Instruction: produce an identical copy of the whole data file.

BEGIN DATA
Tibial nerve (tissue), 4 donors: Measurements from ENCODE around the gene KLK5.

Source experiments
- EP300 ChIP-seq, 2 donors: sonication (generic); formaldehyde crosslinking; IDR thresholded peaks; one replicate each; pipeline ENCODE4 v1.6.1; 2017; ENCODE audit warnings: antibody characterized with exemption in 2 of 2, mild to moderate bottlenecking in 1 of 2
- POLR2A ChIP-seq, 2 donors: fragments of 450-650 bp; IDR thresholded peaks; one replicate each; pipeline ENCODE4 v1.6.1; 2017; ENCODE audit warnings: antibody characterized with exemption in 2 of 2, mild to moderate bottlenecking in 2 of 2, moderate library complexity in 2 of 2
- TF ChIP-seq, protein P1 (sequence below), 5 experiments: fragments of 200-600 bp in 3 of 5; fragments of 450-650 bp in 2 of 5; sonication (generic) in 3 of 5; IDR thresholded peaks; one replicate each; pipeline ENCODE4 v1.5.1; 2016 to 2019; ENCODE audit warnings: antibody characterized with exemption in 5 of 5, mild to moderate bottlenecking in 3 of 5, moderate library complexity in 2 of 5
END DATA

Tibial nerve (tissue), 4 donors: Measurements from ENCODE around the gene KLK5.

Source experiments
- EP300 ChIP-seq, 2 donors: sonication (generic); formaldehyde crosslinking; IDR thresholded peaks; one replicate each; pipeline ENCODE4 v1.6.1; 2017; ENCODE audit warnings: antibody characterized with exemption in 2 of 2, mild to moderate bottlenecking in 1 of 2
- POLR2A ChIP-seq, 2 donors: fragments of 450-650 bp; IDR thresholded peaks; one replicate each; pipeline ENCODE4 v1.6.1; 2017; ENCODE audit warnings: antibody characterized with exemption in 2 of 2, mild to moderate bottlenecking in 2 of 2, moderate library complexity in 2 of 2
- TF ChIP-seq, protein P1 (sequence below), 5 experiments: fragments of 200-600 bp in 3 of 5; fragments of 450-650 bp in 2 of 5; sonication (generic) in 3 of 5; IDR thresholded peaks; one replicate each; pipeline ENCODE4 v1.5.1; 2016 to 2019; ENCODE audit warnings: antibody characterized with exemption in 5 of 5, mild to moderate bottlenecking in 3 of 5, moderate library complexity in 2 of 5